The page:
The customer cars that roll out of Advance have always been a hit with our readers, and the reason is quite obvious – the Yokohama-based shop builds extremely high quality machines. Indeed, the sign above the entrance reads ‘High Quality Car Builder,’ but the proof, as they say, is in the pudding.
Since deciding to entrust Masa and Yagi with most of the big jobs on Project NSX, I’ve been spending more and more time at Advance. There’s rarely a dull moment either; even with a full workshop, regular customers are constantly stopping by to check out the latest parts, troubleshoot and just catch up on some banter. The upside of all this is a constant stream of interesting vehicles rolling in.
While my car was having a new exhaust manifold installed last week (you can read about that shortly) there was plenty of eye candy on the street, but one car in particular was just screaming out for a spotlight.
Here we have an archetypical example of what ‘Advance tune’ is all about.
It’s also worth mentioning that this isn’t a run-of-the-mill Honda NSX. The Type S was a Japan-only performance version released at the same time as the 3.2L NA2 model update, and effectively a halfway point between a standard car and an NSX-R. Carbon-Kevlar fixed buckets, a manual steering rack and lightweight suspension and wheels saved 45kg, while the Type S-Zero went further and did without air conditioning, audio and most sound deadening to save 96kg.
For better or worse, most of what made this Type S a Type S is nowhere to be seen anymore – the owner has taken Honda’s obsession with making the perfect track weapon to a whole new level.
Most striking are the aerodynamic adornments – nary a factory panel remains untouched. At the rear, a carbon GT wing, huge diffuser and Advance’s own wide fenders add to the aggression.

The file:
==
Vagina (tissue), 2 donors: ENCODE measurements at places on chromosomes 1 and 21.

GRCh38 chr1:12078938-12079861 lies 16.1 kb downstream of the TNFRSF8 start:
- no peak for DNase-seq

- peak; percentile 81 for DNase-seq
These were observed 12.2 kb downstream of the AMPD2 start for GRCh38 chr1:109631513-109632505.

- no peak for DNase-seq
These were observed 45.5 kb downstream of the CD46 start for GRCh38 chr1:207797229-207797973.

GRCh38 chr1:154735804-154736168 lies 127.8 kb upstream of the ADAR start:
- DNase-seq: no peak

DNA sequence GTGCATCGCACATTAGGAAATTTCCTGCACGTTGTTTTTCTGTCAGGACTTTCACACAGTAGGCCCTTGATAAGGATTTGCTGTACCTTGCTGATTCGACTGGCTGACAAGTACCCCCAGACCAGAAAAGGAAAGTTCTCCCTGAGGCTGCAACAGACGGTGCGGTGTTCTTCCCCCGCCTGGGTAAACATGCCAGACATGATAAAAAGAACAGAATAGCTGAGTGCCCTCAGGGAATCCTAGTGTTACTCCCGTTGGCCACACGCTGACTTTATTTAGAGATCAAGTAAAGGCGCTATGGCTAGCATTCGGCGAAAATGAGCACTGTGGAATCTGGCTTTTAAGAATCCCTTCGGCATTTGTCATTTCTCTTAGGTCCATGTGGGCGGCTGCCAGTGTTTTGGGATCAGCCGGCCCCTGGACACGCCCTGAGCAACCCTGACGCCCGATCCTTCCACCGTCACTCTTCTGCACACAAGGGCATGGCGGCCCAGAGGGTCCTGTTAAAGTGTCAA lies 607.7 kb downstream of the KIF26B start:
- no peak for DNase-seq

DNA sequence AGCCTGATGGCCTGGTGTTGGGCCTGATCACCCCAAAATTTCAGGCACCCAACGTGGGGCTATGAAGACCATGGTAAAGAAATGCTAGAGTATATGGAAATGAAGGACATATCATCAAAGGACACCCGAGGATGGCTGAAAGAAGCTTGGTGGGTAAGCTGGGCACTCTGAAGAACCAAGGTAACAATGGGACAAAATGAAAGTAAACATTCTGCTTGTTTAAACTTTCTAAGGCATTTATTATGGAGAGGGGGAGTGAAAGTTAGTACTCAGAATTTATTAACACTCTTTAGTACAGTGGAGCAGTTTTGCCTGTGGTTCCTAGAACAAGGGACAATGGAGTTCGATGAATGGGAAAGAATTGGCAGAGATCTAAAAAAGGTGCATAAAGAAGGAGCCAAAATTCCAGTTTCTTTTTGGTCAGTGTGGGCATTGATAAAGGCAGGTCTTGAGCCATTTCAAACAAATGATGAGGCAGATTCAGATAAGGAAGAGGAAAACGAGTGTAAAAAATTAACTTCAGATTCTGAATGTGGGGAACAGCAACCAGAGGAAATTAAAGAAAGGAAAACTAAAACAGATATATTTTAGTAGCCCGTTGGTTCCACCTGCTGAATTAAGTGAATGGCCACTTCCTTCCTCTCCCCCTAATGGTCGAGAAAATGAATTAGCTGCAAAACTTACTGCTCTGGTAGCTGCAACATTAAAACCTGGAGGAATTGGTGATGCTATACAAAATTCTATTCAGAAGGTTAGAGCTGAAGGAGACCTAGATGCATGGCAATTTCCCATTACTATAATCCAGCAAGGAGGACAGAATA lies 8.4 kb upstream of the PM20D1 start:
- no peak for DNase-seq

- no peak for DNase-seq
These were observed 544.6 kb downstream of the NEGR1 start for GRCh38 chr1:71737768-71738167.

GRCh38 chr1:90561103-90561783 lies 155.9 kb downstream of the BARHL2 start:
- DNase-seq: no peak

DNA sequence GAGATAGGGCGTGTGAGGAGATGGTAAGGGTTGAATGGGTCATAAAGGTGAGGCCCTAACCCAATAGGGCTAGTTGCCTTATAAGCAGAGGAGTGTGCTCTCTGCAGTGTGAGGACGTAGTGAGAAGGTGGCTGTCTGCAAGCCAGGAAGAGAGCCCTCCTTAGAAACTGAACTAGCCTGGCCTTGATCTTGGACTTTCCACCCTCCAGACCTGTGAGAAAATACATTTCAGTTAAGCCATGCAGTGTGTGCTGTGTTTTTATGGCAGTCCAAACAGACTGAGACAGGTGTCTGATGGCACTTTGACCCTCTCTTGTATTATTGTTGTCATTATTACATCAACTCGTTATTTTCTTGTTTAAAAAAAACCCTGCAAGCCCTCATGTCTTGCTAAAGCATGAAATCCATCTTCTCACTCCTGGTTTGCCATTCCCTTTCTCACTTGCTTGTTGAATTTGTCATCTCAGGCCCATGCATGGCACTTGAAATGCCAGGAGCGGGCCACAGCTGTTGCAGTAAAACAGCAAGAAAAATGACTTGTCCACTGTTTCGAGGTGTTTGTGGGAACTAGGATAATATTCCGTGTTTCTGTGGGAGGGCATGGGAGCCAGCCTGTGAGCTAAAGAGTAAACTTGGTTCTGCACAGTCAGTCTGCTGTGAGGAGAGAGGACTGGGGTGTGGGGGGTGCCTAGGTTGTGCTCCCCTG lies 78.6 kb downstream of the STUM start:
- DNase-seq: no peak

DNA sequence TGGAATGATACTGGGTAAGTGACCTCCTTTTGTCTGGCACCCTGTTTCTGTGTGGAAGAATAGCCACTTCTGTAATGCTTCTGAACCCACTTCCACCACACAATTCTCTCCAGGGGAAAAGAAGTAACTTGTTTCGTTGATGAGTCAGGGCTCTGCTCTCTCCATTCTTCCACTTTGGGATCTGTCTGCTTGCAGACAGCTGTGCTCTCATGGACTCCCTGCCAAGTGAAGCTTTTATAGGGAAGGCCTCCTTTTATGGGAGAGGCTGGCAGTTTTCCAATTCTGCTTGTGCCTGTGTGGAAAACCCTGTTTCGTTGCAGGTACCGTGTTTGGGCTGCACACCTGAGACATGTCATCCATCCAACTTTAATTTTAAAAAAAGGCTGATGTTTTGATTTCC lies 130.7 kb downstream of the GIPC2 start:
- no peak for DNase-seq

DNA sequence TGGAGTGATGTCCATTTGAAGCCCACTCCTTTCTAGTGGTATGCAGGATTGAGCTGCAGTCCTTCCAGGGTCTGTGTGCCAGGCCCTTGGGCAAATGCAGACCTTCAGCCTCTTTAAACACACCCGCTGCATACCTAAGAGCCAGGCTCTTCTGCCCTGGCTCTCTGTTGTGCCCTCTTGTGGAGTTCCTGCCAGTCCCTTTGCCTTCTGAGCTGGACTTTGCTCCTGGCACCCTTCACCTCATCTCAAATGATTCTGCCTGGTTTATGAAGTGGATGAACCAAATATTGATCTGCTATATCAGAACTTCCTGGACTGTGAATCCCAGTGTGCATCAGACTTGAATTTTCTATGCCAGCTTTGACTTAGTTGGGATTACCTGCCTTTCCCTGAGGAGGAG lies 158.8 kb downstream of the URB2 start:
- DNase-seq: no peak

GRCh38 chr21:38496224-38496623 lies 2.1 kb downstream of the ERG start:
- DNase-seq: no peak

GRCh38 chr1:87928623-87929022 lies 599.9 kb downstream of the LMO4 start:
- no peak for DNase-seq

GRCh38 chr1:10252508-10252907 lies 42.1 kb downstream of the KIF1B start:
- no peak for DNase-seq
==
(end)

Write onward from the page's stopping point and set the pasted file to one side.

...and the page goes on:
The wider front fenders are also made by Advance and allow the owner to run 235-section front tyres. For comparison’s sake, only 215-section tyres are possible with the stock fenders.
More carbon features on the vented hood, another Advance piece. These hoods are an absolute necessity if you’re planning to run a flat underbody panel (as this car does), giving the hot air a means to escape after it has passed through the radiator.
Considering the extra downforce to be found without too much additional drag (like a wing or canards would cause), it’s also one of the most effective aerodynamic modifications you can make.
The AP Racing brake upgrade front and rear is beautiful enough to make grown men weep, and the price would do the same. The combination of gold anodised mounting hub and blue lug nuts gives a nice visual pop to the understated silver paint/gunmetal wheel combo. Speaking of wheels, the RAYS Volk Racing TE37 Sagas looks right at home on this time attack build.
Beneath the custom plexiglass engine hatch lies the 3.2L NA2 engine, and it too has been fettled by Advance in the search of more response and power. Toda’s highly coveted camshafts and the supporting valvetrain upgrades have been installed, and the JDM-favourite HKS F-CON V Pro engine management system calls the shots from in front of the firewall.
The stock NSX airbox isn’t particularly restrictive, but does a great job of muffling the engine’s natural intake snarl. All it takes is a nice pod filter – like this carbon-Kevlar shrouded example – to give the V6 its voice back.
The only other modification I could see was this neatly fabricated oil catch can, which should help keep oil out of the combustion chamber and thus happy at high RPMs. Masa told me that an Advance Flatout baffled oil pan and oil cooler round out the circuit reliability modifications.
The interior has been kept basically stock, with the addition of a few must-haves for track work – buckets for driver and passenger, a non-airbag steering wheel, and additional Defi gauges shoehorned into the stock navigation unit housing. The factory interior is honestly such a nice place to be, stripping it to save weight is an absolute last resort in my opinion.
Although the exterior does hint at extreme modification, honing the already sharp character of the NSX through careful enhancements that owners can enjoy equally on the road and circuit is what Advance tune is all about. After all, sacrificing the NSX’s legendary usability and reliability would be a bit of a shame.
In the case of this particular car, it all adds up to a best time at Fuji Speedway of just over two minutes – respectable indeed, especially when you consider the NSX’s relatively low power output and Fuji’s long acceleration zones.
This is the kind of tuner car that makes me want to just get in and drive until tank is empty. No doubt the owner feels the same way, and I think that’s the highest praise of all.